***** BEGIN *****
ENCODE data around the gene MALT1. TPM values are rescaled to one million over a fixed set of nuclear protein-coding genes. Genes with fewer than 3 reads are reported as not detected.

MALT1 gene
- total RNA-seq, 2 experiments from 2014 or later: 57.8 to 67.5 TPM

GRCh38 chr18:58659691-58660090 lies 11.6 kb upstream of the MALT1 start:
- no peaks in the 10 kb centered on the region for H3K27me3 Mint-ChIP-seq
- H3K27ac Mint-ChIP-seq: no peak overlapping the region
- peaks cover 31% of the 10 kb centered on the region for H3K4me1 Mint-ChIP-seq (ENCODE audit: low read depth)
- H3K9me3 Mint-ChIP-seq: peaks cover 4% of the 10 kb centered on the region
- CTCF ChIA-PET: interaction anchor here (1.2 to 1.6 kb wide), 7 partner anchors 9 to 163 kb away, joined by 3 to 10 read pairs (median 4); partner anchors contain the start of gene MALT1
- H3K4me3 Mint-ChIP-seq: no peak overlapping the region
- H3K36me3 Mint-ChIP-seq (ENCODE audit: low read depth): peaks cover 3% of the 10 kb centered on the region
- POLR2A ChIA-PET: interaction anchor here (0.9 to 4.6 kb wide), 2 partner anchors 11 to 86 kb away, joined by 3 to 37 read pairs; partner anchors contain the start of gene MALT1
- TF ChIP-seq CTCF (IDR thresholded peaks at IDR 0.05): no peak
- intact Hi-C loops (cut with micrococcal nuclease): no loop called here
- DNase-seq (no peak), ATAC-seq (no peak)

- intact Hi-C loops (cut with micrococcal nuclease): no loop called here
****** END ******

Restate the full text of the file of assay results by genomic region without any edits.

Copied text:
ENCODE data around the gene MALT1. TPM values are rescaled to one million over a fixed set of nuclear protein-coding genes. Genes with fewer than 3 reads are reported as not detected.

MALT1 gene
- total RNA-seq, 2 experiments from 2014 or later: 57.8 to 67.5 TPM

GRCh38 chr18:58659691-58660090 lies 11.6 kb upstream of the MALT1 start:
- no peaks in the 10 kb centered on the region for H3K27me3 Mint-ChIP-seq
- H3K27ac Mint-ChIP-seq: no peak overlapping the region
- peaks cover 31% of the 10 kb centered on the region for H3K4me1 Mint-ChIP-seq (ENCODE audit: low read depth)
- H3K9me3 Mint-ChIP-seq: peaks cover 4% of the 10 kb centered on the region
- CTCF ChIA-PET: interaction anchor here (1.2 to 1.6 kb wide), 7 partner anchors 9 to 163 kb away, joined by 3 to 10 read pairs (median 4); partner anchors contain the start of gene MALT1
- H3K4me3 Mint-ChIP-seq: no peak overlapping the region
- H3K36me3 Mint-ChIP-seq (ENCODE audit: low read depth): peaks cover 3% of the 10 kb centered on the region
- POLR2A ChIA-PET: interaction anchor here (0.9 to 4.6 kb wide), 2 partner anchors 11 to 86 kb away, joined by 3 to 37 read pairs; partner anchors contain the start of gene MALT1
- TF ChIP-seq CTCF (IDR thresholded peaks at IDR 0.05): no peak
- intact Hi-C loops (cut with micrococcal nuclease): no loop called here
- DNase-seq (no peak), ATAC-seq (no peak)

- intact Hi-C loops (cut with micrococcal nuclease): no loop called here